Thursday, July 12, 2012

Gosht Korma- Easy, Elegant Lamb Korma

I have done chicken and fish and a vegetable so far, on my blog. Time I posted something on Lamb too! Lamb happens to be my all time favoutie meat and has the power to bring me to my knees anytime, anywhere, whichever way it is prepared. The recipe I am sharing here is easy, elegant and versatile. 'Korma' has many variations but I think this is the most standard technique employed across Northern India and Pakistan. I got it from my neighbour SI, who is from Karachi and is a fabulous cook. She is also generous about sharing her recipes for which I especialy admire her. Serve this with a simple Cumin flavoured Pulao and you will be good. I also usually serve a side of mixed Vegetable Jhalfarezi with this if I have guests because I dont make my Korma very spicy, and the Jhalfarezi serves as just the right tangy accompaniment to this otherwise simple lamb curry. It has a tangy-creamy yoghurt sauce base with very simple flavours. Without further ado, read on for the recipe now.

How to:

Lamb: 1 kg I prefer the shanks and some pieces of ribs, of a baby goat. Washed/drained.

Step 1:

2 large onions- finely sliced and deep fried. Browned/caramelised. Drained on a kitchen paper towel.
1 large cup of thick Yoghurt.
Once the onions have cooled off, blend the Yoghurt and onions together to a fine paste. Keep aside.Reserve about 2 tbsps to garnish later. This is the curry base of all kormas.

Now for the other ingredients:

5-6 Green cardamoms
1 Black, big cardamom
5-6 Cloves
1-2 sticks of medium sized cinammon.
A small pinch of nutmeg (optional)
4-5 blades of Mace (optional)
A few drops of Kewra essence (optional)
1 tbsp heaped Ginger Garlic paste

Step 2: To dry grind:

10-12 Almonds (optional but recommended)
2 tbsp heaped corriander seeds
1 tsp heaped cumin seeds
8-10 dry, whole red chillis.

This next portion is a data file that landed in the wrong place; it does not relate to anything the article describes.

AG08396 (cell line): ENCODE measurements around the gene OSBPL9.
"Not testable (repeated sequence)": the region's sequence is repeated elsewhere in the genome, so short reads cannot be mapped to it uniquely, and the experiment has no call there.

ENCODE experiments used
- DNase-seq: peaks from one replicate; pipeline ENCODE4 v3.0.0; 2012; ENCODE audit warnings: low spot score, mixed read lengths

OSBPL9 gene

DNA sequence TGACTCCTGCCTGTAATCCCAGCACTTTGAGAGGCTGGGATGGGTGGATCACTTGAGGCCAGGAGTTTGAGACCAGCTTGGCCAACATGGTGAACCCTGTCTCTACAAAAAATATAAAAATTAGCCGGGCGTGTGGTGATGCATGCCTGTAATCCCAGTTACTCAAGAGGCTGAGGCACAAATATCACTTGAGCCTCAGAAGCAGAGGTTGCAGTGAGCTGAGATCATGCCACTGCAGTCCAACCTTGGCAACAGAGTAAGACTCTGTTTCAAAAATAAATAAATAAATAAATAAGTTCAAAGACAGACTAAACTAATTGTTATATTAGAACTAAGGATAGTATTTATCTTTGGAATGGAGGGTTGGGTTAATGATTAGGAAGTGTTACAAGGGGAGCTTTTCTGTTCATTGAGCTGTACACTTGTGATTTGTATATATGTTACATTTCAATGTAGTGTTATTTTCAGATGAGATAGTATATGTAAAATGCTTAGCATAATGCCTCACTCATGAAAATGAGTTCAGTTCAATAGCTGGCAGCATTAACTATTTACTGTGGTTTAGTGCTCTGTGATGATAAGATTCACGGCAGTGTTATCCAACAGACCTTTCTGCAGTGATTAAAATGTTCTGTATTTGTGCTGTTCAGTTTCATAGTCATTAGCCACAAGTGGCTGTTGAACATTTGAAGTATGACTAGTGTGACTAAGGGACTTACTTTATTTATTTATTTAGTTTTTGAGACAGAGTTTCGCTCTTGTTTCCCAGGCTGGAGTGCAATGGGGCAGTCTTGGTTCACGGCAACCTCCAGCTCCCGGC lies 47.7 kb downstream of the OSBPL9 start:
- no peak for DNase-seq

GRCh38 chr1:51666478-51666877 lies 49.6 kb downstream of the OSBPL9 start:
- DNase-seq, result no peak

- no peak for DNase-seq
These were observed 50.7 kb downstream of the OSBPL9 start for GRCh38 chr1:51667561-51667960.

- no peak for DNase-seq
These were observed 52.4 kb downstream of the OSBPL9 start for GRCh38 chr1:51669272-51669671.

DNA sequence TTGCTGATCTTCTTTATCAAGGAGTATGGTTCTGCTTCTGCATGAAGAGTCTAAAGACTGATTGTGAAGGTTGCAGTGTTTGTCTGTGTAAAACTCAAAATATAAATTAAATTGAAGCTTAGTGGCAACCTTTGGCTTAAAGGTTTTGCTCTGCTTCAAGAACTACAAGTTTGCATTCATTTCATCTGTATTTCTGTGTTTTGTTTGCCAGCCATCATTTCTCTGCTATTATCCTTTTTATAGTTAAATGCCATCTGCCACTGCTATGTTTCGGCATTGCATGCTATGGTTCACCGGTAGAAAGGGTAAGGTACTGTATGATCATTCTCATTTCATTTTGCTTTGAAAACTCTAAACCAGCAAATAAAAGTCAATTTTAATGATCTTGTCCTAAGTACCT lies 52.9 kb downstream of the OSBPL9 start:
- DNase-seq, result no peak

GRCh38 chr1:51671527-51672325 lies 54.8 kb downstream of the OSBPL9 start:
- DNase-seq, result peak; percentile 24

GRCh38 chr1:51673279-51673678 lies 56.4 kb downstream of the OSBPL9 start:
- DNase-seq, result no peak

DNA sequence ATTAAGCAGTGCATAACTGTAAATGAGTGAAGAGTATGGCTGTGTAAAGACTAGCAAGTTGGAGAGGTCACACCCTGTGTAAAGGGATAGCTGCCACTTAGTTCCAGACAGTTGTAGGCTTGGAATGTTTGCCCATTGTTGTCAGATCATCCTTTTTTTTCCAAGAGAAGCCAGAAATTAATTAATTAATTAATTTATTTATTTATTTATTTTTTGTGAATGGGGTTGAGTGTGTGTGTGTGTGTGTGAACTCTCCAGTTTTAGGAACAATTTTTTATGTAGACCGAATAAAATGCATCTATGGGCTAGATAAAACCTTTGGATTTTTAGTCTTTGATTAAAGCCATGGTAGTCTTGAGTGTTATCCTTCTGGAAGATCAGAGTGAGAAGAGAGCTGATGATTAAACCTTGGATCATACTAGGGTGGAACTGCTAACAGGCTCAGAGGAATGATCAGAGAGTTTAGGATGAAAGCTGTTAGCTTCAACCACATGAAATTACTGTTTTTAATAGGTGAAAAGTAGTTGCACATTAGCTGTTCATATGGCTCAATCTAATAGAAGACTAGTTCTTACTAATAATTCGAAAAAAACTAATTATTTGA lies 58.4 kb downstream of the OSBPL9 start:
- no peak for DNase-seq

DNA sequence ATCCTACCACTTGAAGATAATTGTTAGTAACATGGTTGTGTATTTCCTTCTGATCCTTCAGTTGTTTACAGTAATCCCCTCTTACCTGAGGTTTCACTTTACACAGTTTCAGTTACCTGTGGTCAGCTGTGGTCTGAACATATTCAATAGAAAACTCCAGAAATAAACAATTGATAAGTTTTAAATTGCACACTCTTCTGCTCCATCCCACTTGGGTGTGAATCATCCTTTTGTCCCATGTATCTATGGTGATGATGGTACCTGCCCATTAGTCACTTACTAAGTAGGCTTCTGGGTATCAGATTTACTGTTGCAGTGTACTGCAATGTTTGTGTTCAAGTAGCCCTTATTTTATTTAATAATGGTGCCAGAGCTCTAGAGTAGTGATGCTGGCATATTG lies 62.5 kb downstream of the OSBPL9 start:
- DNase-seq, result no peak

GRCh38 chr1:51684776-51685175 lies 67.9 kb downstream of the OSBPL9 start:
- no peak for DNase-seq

Grind to a coarse powder and keep aside.

Oil for frying onions- about 1/2 cup
salt to taste.
Some extra 3-5 dry red chillis fried and kept aside for garnishing.

Here's how the Korma will be made:

Heat oil in a  wide 'kadai' - Indian wok. Use the same oil in which you fried the onions. Lends a nice flavour and you save on oil too. :) Once heated through, tip in the cardamoms, cloves, cinammon, nutmeg. Let them splutter for a few short seconds. Now add the ginger-garlic paste and saute on high heat, browning it nicely but taking  care not to burn it. Once the raw smell disappears, put in the meat pieces and continue to saute on high flame. Keep stirring it around and wait untill the moisture released by the lamb dries up. At this point the lamb pieces should have also acquired a nice brown tinge. Once the water dries up, sprinkle the ground spices you made of the Almonds, corriander, cumin and red, dry chillis. Mix well. Cover and cook on low flame for about 5 minutes. If the spices start sticking to the bottom of the pan, put in a quarter cup of hot/warm water. The whole dish should look brown and caramelised. After about 5 minutes, pour in another cup of water , cover and cook untill the meat is almost done.  PS- keep adding 4-5 tbsp of water  from time to time, if the meat is drying up.

Once the meat is almost done, pour in the Yoghurt-Onion paste over the meat. Mix vigrously so that the yoghurt does not curdle. Do this for about five minutes. Cover and cook now, untill the meat is completely cooked. In the final two minutes, add about 3-4 drops of Kewra essence.

Serve garnished with the fried onions you had reserved earlier and some fried whole red chillis. Like I said, I usually serve this with Zeera Pulao and Vegetable Jhalfarezi along with the usual Salad.

The final gravy should be thick and not runny.

Best served after a few hours, but I doubt you will be able to wait so long!!


  1. This is nice. Will try very soon. I make a similar stew but a few ingredients and processing is different. Love all kinds mutton stews/kormas.

  2. @Sangeeta: Thanks muchos. I hope you will keep returning to my baby blog!!

  3. This looks fabulous and is actually quite easy to cook. Thanks for sharing this one, Harshika :)

  4. Hi Harsh, I tried out this recipe tonight and it turned out to be nice for first time; only should have stuck to the measure of chillis as recommended by you. It turned out pretty fire-spitting, thanks to my long red chillis and the generous measure I got carried away with... It tasted brilliant though with iddiyappam(of course not home-cooked) and jeera pulao(the quickest combo anyone with a kid n an infant can make within the qoata time given, when the infant is sleeping of course ;)) you are a super genius with your recipes... A big thank you! And as you said rightly no time to wait and eat it(leave alone take pics, tho I wanted to, to send you)!